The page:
Additional subsequent resident vs. CenterCal wins included the successful appeal of their grossly flawed Environmental Impact Report (“EIR”) that violated the California Environmental Quality Act (“CEQA”), with the judge prohibiting any discussion or movement on the CenterCal project until the EIR was fixed and recirculated.
Almost simultaneously, Redondo resident groups appealed the CenterCal plan submitted to the California Coastal Commission, who upheld the residents’ appeal, agreeing with virtually every point the residents made in a 50+ page blistering report skewering and admonishing the Redondo Beach City Staff for sloppy, incomplete, and misleading work. CenterCal withdrew their project, but incongruously sued the City for not recirculating the EIR for the project no longer in consideration.
Shortly thereafter, (Aug, 2018) the California Coastal Commission voted 8-2 to Certify Measure C (the residents’ initiative passed in the March 2017 election) as the law, with the motioning Commissioner citing there was nothing in Measure C that violated the Coastal Act, contrary to assertions by CenterCal.
In violation of their agreement with Redondo Beach, CenterCal has not reimbursed the City of Redondo Beach for their EIR, and owes the city millions. CenterCal is currently pursuing several lawsuits against Redondo Beach, SLAPP suits against the Mayor and his volunteer campaign Treasurer, against a City Councilman, and against a resident group and its volunteer leaders.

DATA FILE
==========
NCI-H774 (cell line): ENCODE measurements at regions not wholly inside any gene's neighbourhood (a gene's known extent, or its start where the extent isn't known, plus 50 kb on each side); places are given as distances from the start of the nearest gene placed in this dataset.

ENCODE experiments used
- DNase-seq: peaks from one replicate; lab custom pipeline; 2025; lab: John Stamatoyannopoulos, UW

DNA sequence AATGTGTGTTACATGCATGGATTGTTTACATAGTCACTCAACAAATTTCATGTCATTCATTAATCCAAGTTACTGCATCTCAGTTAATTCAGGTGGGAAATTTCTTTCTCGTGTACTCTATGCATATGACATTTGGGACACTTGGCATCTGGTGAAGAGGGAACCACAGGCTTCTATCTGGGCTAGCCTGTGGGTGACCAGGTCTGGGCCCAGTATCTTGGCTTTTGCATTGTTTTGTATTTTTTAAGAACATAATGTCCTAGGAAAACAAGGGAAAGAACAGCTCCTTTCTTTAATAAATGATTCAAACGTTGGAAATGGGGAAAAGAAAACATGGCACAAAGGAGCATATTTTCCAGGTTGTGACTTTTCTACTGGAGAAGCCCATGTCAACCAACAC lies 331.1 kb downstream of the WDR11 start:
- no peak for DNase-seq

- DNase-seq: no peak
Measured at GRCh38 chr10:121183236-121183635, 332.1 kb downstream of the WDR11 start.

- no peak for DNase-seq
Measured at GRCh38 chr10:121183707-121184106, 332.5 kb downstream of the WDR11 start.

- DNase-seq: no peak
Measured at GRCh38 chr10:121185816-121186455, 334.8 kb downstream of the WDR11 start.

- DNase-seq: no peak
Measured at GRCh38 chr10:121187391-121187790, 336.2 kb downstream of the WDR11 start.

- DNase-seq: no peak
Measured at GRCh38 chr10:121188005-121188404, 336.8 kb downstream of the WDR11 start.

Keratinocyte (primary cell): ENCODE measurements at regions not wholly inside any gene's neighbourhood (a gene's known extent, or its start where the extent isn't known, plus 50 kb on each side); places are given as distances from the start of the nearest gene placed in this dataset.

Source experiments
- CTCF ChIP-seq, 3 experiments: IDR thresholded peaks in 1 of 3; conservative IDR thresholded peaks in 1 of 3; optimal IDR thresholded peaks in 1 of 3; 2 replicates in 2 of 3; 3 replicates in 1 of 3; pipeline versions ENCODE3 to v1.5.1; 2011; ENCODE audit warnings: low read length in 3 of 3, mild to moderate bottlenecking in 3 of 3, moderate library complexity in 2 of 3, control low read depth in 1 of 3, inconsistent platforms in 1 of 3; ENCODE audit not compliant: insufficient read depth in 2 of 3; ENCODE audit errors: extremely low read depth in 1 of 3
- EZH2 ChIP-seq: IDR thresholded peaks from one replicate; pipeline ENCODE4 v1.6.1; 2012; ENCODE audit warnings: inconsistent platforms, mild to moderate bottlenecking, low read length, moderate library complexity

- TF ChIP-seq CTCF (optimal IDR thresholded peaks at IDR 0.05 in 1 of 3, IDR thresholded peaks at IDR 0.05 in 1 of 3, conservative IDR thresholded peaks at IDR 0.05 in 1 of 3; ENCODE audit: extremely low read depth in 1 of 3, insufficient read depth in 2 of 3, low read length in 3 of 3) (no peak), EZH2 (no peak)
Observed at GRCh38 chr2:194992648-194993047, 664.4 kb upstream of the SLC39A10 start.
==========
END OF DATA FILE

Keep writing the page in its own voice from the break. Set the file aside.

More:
CenterCal didn’t listen to the public, didn’t comply with the laws or the Coastal Act, lost in Court, lost with the California Coastal Commission, and refuses to accept any of those decisions. CenterCal attempted to corrupt the electoral process in Redondo Beach through laundered campaign contributions. Through ongoing litigation, CenterCal is holding up any revitalization progress at Redondo’s waterfront with another partner. CenterCal is not a partner for your city; it is a bully vexatious litigant that has dragged down Redondo’s former Mayor and other officials, and has left behind a mess of unpaid bills in the millions, lawsuits and recrimination.
CenterCal also rewarded its supporting Redondo elected officials with money, tens of thousands of dollars, some laundered through an unrelated civic-employee labor political action committee. El Segundo residents would do well to inquire as to which of their elected officials have already accepted money from CenterCal/Top Golf. Here is how to do it:
Public record requests of donations to candidates (say from CenterCal or Top Golf) can be made via email to the El Segundo City Clerk. They should be listed in each FPPC Form 460 filed by each elected official. You should request copies of each elected official’s FPPC Form 460s that have been filed, back to at least 2010 (we understand CenterCal began to receive special treatment and city staff attention shortly after 2010). You should see contributions on the forms. CenterCal is adept at laundering the contributions through other organizations, so be alert to that possibility – set your skepticism and B.S. detectors to 11. The most recent Form 460 filing period ended on 6/30/18.
Here are the elected officials to check:
Drew Boyles – Mayor
Carol Pirsztuk -Mayor Pro Tem
Don Brann- Council Member
Scot Nicol- Council Member
Chris Pimentel – Council Member